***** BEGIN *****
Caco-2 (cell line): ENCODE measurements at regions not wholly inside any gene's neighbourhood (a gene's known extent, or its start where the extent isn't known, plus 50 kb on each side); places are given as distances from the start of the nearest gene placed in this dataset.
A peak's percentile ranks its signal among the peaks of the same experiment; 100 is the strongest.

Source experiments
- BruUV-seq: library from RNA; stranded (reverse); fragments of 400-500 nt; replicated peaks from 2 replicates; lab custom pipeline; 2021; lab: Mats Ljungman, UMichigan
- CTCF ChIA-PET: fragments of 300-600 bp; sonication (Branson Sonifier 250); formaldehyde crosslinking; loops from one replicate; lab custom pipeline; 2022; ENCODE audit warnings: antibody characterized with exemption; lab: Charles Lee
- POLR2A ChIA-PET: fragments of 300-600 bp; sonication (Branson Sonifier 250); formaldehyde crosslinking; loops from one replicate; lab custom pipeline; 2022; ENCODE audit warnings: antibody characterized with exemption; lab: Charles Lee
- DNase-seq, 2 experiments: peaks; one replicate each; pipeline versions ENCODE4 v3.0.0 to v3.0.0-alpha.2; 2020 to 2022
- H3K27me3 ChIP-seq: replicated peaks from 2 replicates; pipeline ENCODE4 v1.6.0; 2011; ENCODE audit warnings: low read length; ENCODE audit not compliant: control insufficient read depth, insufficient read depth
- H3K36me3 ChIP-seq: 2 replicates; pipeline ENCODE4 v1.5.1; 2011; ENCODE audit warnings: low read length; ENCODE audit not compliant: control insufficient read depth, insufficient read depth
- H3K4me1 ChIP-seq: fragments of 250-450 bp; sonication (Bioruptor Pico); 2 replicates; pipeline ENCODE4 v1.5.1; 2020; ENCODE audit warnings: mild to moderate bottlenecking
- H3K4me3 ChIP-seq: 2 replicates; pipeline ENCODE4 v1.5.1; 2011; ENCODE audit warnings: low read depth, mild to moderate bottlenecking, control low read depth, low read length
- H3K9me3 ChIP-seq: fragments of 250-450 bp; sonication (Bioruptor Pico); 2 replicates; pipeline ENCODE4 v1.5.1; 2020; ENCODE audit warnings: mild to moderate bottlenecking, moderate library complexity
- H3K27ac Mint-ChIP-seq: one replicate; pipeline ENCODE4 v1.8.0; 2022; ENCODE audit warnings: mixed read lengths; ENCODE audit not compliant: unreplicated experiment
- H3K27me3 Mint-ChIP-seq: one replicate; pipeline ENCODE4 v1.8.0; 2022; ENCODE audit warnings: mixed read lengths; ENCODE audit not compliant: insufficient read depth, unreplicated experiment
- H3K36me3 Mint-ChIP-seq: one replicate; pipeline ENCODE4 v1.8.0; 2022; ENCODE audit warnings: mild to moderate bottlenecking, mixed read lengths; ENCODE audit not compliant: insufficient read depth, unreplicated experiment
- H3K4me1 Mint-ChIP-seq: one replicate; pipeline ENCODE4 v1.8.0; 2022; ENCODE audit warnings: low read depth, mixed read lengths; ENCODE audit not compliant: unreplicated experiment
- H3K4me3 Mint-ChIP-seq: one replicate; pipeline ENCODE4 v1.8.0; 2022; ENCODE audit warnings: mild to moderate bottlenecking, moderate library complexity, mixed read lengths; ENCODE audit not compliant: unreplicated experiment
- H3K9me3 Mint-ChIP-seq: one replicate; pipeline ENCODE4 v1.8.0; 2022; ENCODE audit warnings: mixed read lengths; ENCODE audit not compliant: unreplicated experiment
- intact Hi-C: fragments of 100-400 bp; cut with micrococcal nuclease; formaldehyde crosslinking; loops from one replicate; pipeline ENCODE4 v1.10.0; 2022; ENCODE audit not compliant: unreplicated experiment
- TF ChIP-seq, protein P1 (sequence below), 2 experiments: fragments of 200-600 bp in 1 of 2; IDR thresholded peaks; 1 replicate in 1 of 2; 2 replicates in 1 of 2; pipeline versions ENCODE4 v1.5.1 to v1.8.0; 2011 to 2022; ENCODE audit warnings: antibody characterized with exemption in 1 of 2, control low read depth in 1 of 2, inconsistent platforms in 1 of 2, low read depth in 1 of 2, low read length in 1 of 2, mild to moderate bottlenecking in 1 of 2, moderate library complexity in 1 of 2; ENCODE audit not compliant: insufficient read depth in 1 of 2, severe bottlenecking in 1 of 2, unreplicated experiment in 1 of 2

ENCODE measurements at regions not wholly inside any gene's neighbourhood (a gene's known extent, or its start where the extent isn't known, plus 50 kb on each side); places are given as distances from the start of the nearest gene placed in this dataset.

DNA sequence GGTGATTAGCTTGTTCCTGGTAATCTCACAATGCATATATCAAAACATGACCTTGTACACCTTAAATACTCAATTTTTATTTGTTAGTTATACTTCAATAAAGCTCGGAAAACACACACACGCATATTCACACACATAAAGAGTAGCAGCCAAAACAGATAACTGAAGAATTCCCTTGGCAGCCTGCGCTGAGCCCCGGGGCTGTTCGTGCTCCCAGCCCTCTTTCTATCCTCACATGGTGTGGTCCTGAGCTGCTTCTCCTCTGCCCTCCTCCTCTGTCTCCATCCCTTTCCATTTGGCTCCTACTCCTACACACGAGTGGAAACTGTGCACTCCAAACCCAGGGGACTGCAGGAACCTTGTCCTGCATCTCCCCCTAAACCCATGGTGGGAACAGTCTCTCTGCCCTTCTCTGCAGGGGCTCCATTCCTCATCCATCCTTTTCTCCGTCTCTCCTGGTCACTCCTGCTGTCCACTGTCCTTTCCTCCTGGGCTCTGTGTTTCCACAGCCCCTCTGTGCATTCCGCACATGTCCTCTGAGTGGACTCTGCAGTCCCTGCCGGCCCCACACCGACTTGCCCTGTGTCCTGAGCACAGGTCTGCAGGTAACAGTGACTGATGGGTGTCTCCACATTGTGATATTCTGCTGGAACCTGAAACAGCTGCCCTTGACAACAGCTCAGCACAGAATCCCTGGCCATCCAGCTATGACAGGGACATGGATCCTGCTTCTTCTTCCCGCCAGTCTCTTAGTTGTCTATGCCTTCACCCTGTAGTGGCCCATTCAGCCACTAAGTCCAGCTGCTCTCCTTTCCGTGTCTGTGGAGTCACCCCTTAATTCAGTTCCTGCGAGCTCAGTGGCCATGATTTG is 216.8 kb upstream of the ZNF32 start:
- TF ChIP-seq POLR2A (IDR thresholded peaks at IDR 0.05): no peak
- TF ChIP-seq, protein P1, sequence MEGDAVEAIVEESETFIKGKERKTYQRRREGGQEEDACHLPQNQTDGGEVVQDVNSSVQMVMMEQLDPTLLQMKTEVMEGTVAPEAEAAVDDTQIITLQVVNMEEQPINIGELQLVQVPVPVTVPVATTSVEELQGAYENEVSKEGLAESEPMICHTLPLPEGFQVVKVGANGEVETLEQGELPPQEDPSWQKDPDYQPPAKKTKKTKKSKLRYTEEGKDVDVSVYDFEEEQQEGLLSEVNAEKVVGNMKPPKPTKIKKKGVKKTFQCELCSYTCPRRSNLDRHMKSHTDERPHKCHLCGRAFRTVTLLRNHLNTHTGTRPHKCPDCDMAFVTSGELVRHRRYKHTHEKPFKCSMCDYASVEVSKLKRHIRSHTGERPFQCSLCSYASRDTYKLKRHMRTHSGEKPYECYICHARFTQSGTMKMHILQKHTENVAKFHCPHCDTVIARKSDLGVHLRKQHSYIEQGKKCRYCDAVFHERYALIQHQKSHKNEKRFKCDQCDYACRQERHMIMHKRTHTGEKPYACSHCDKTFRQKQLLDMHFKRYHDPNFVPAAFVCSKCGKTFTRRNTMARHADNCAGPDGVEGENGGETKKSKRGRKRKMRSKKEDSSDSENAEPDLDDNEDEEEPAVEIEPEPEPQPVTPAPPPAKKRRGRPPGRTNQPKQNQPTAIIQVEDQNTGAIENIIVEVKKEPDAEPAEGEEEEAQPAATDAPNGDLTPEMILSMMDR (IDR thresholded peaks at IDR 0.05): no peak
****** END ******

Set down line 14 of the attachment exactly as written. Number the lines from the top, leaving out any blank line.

- H3K27me3 Mint-ChIP-seq: one replicate; pipeline ENCODE4 v1.8.0; 2022; ENCODE audit warnings: mixed read lengths; ENCODE audit not compliant: insufficient read depth, unreplicated experiment